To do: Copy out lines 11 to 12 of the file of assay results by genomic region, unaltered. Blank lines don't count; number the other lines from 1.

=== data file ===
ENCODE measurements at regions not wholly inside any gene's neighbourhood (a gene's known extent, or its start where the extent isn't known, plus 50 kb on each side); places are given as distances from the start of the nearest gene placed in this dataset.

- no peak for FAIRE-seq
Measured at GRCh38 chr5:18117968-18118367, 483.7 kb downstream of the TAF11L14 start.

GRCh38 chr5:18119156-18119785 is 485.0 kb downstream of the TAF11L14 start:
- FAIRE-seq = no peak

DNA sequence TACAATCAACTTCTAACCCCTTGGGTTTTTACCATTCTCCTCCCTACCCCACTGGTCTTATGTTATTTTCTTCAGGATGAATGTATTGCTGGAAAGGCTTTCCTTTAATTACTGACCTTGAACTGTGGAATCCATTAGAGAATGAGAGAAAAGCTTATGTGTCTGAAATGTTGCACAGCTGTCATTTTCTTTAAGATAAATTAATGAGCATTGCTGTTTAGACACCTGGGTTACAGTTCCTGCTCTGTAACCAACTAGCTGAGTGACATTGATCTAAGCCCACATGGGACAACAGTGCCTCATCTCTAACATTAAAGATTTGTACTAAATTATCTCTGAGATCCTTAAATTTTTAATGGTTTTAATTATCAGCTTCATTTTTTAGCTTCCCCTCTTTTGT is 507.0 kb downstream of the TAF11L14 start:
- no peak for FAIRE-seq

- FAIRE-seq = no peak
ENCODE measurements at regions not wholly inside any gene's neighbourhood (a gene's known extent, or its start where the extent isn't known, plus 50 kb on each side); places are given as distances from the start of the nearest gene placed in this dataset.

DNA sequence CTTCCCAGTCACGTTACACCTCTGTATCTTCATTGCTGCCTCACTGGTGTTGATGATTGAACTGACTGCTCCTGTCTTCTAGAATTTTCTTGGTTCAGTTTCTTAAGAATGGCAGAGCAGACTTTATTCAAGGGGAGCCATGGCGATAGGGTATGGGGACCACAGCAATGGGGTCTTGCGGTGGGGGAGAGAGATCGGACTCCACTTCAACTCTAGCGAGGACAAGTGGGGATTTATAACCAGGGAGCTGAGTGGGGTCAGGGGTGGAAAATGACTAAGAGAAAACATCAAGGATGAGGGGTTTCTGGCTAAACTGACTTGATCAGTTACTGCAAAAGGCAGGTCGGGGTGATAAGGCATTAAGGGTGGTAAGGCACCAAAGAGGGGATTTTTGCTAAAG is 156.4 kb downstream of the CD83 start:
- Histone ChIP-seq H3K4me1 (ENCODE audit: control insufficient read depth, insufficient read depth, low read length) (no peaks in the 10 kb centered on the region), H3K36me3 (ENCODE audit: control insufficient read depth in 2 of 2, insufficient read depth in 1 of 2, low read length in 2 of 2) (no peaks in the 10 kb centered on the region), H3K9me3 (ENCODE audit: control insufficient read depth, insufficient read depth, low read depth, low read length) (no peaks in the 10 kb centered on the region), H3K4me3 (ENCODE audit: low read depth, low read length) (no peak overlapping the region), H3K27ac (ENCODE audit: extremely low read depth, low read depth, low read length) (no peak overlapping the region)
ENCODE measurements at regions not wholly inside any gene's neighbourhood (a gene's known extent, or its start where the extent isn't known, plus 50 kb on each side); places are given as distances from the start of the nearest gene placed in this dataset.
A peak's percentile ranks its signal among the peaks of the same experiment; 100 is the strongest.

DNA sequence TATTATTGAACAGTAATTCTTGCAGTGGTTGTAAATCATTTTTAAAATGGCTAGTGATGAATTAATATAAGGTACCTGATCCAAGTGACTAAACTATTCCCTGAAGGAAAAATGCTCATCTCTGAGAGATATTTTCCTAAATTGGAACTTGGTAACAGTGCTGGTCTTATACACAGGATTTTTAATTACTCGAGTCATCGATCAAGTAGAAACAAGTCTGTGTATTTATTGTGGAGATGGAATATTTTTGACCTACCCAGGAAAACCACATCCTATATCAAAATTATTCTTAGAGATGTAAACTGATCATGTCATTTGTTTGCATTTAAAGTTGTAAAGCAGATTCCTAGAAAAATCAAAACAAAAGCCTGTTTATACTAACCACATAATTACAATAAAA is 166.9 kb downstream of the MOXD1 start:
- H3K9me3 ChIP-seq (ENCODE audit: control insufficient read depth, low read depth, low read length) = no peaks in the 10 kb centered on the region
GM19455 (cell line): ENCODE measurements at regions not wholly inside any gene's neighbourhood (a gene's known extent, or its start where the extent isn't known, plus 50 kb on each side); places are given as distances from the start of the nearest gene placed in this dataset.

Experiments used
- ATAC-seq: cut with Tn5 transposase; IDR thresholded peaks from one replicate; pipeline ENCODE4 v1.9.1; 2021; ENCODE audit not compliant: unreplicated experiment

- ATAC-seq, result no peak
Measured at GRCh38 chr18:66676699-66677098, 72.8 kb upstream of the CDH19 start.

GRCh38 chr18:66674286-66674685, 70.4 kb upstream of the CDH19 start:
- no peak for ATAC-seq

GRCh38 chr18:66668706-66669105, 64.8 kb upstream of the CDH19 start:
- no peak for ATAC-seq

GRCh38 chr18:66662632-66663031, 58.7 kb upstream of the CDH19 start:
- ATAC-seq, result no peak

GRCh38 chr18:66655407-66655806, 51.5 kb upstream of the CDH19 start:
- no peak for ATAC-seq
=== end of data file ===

- Histone ChIP-seq H3K4me1 (ENCODE audit: control insufficient read depth, insufficient read depth, low read length) (no peaks in the 10 kb centered on the region), H3K36me3 (ENCODE audit: control insufficient read depth in 2 of 2, insufficient read depth in 1 of 2, low read length in 2 of 2) (no peaks in the 10 kb centered on the region), H3K9me3 (ENCODE audit: control insufficient read depth, insufficient read depth, low read depth, low read length) (no peaks in the 10 kb centered on the region), H3K4me3 (ENCODE audit: low read depth, low read length) (no peak overlapping the region), H3K27ac (ENCODE audit: extremely low read depth, low read depth, low read length) (no peak overlapping the region)
ENCODE measurements at regions not wholly inside any gene's neighbourhood (a gene's known extent, or its start where the extent isn't known, plus 50 kb on each side); places are given as distances from the start of the nearest gene placed in this dataset.